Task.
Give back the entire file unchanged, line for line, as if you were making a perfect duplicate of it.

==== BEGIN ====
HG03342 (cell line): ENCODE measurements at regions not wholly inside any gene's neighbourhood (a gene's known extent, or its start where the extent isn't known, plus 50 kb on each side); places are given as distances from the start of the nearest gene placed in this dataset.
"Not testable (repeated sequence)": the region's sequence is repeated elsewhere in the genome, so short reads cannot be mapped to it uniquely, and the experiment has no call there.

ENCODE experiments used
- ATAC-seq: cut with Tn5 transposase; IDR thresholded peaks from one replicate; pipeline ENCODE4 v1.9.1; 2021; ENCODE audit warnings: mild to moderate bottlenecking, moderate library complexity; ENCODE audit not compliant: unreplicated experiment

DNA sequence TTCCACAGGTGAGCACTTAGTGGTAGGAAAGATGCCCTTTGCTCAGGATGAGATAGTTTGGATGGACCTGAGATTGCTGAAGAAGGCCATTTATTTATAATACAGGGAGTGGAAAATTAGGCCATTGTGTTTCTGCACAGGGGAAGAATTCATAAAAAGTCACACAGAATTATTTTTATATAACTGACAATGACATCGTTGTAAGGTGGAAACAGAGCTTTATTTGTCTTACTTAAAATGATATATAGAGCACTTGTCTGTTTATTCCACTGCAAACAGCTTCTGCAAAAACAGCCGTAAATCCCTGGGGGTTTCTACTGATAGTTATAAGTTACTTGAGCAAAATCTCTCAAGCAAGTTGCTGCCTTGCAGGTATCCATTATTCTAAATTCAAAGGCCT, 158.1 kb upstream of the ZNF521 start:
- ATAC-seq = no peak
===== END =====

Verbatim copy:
HG03342 (cell line): ENCODE measurements at regions not wholly inside any gene's neighbourhood (a gene's known extent, or its start where the extent isn't known, plus 50 kb on each side); places are given as distances from the start of the nearest gene placed in this dataset.
"Not testable (repeated sequence)": the region's sequence is repeated elsewhere in the genome, so short reads cannot be mapped to it uniquely, and the experiment has no call there.

ENCODE experiments used
- ATAC-seq: cut with Tn5 transposase; IDR thresholded peaks from one replicate; pipeline ENCODE4 v1.9.1; 2021; ENCODE audit warnings: mild to moderate bottlenecking, moderate library complexity; ENCODE audit not compliant: unreplicated experiment

DNA sequence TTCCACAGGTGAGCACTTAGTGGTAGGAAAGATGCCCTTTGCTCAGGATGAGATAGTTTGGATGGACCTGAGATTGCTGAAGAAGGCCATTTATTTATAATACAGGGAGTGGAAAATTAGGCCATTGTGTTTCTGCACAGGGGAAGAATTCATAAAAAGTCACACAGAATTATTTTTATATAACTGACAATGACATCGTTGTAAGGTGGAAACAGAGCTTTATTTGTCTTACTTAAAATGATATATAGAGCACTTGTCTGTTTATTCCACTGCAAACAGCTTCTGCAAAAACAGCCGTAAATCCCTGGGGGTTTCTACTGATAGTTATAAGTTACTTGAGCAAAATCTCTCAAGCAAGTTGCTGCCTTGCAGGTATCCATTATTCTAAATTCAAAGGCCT, 158.1 kb upstream of the ZNF521 start:
- ATAC-seq = no peak